Immobility / Stiffness

This is the key diagnosis of a Frozen Shoulder. You can’t move the arm and neither can anyone else if they attempt to lift the arm for you. If they do try, it’s very painful and you want to kill them for their effort.
From when you first notice the pain, the shoulder becomes stiff or stuck for a period that could be between 48 hours to a month and it’s all downhill from there. If your shoulder is not ‘stuck’ you may not have a true Frozen Shoulder. Many people are forced to give up work as a result of the pain and stiffness that commonly persist for many years.

The inability to work and the constant pain and stiffness can have a considerable impact on you psychologically as well as financially, and you can become extremely depressed and anxious as a result.

Frozen Shoulder Facts:

  • 2-5% of the population suffer from it. This doesn’t mean 98-95% enjoy it.

  • It is more common in women (60%)

  • It is five times more common in diabetics

  • It is common, but not limited to people with Dupuytren’s contracture (an uncommon hand condition where the connective tissue under the skin of the palm contracts and hardens over time.

  • It may be genetic. i.e it can run in the family.

  • It seems to affect 40-70 year olds.

  • About 15% of people get it on both sides.

There are three phases to Frozen Shoulder, (which lasts an average of 30 months. Some say longer).

1. Freezing (1 – 8 months) You notice some things you normally do are starting to hurt.
2. Frozen (9 – 16 months) It’s full on! Any movement using the arm is incredibly painful.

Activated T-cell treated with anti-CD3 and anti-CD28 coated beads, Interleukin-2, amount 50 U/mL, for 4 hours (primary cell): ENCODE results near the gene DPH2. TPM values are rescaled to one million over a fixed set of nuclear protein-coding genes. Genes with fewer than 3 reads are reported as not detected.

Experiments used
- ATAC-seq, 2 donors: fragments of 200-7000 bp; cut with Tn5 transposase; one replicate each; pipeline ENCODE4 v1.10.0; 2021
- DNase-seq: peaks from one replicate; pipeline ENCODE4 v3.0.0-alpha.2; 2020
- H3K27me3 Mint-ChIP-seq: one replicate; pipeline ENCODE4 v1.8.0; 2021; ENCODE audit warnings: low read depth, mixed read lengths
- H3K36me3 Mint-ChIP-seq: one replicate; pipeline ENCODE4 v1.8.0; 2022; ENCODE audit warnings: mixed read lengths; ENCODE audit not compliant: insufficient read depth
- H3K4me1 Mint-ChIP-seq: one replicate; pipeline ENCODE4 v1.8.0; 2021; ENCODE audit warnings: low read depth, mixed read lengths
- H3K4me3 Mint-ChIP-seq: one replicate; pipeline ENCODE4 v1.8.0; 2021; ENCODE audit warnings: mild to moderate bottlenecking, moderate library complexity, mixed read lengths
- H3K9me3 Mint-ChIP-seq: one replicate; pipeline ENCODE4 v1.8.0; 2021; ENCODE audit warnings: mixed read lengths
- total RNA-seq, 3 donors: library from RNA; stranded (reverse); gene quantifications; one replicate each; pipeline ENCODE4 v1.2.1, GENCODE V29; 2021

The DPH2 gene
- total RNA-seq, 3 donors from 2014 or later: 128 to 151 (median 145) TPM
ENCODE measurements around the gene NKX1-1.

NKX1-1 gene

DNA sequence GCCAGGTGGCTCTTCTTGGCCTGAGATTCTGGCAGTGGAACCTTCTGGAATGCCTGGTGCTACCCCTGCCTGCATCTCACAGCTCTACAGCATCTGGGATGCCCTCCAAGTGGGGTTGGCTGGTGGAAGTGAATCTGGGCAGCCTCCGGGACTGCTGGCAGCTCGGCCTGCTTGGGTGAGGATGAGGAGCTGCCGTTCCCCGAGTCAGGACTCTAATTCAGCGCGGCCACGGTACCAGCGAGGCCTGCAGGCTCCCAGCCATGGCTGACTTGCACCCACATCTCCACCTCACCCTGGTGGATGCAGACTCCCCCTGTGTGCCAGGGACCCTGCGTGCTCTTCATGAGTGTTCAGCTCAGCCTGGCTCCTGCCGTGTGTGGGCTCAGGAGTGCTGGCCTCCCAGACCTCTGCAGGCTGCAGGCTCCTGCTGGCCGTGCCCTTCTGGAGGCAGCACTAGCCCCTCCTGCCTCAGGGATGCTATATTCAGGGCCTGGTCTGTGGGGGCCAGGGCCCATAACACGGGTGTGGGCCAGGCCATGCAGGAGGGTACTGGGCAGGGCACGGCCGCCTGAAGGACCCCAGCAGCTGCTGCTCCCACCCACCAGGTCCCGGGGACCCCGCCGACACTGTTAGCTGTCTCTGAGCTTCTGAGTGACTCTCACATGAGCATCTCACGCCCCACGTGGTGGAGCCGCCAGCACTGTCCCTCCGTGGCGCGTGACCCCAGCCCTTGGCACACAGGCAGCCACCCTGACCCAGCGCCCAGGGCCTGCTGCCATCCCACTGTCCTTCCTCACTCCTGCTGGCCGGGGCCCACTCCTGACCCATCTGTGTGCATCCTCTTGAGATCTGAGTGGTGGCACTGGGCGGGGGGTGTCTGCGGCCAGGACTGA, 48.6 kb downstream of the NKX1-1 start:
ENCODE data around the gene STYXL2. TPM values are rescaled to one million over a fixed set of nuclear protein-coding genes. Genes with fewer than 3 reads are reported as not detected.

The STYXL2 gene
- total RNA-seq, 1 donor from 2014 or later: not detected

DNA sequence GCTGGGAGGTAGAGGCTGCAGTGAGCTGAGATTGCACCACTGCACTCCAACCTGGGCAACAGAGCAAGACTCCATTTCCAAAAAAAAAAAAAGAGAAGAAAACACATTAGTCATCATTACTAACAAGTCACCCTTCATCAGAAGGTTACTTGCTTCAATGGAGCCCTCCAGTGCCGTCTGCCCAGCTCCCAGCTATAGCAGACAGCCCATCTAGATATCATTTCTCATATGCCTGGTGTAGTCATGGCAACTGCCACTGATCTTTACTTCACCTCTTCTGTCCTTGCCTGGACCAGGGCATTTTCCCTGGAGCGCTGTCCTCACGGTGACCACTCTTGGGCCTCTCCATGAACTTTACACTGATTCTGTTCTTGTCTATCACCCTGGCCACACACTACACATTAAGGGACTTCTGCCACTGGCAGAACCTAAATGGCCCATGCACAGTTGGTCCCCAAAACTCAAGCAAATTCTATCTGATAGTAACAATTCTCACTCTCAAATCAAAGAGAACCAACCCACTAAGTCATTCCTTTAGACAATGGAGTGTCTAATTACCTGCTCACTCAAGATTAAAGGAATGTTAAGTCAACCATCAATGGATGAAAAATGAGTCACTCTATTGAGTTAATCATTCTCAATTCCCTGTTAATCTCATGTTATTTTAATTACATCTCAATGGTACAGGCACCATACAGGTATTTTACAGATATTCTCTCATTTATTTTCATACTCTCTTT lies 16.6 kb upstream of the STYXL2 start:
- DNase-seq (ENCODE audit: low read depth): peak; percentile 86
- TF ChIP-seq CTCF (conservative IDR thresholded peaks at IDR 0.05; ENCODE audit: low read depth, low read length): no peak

3. Thawing (12 – 24 months) Slowly gets back to normal and pain free use of the arm.

Not much to look forward to, is it.

The pain and loss of function associated with this condition can become so severe that it can significantly affect the quality of life, and prevent some people from sleeping well or working.

What causes a Frozen Shoulder?

There’s no explanation for the development of Frozen Shoulder in most patients. The majority of cases seem to be more prevalent in women. Some who develop Frozen Shoulder have sustained an injury and developed stiffness as a result. The trauma can be quite mild or severe, and the body’s response to the event is probably more important than the event itself.

What is happens inside a Frozen Shoulder?

The shoulder joint is a ball and socket joint. The ball is at the top of the Humerus (arm bone), and the socket is a shallow cup on the end of the Scapula (shoulder blade).
Surrounding the shoulder joint is a bag called the Capsule. When the arm is raised above the head, this Capsule is fully stretched. When the arm is lowered to the side, the capsule hangs down like a small pouch.
To improve the stability of the shoulder a group of four muscles called the Rotator Cuff braces the joint as well as an elaborate bunch internal ligaments.

Inflammation.
In a Frozen Shoulder Syndrome the Lax Capsular Sack and the Synovial Fluid it contains becomes sticky and thick and can sometimes form adhesion's. The stickiness is brought on through inflammation. This can occur after a small injury, but often you may not remember anything about it. Once established, this inflammation spreads into other shoulder soft-tissues and can cause swelling in other shoulder sacks (bursae).

Stiffness.
The stiffness is an ‘overreaction’, or the shoulders attempt to counteract the inflammation within the Biceps groove. The body seems to ‘switch off’ muscles in a coordinated sequence. This sequence is the same for everyone. Arm movements start to diminish, and within a few weeks the arm literally becomes frozen and for many, cannot be raised more than 40° in any direction. The muscles of the Rotator Cuff become weak and start slowly to waste away, leaving the arm to hang stiff and immobile.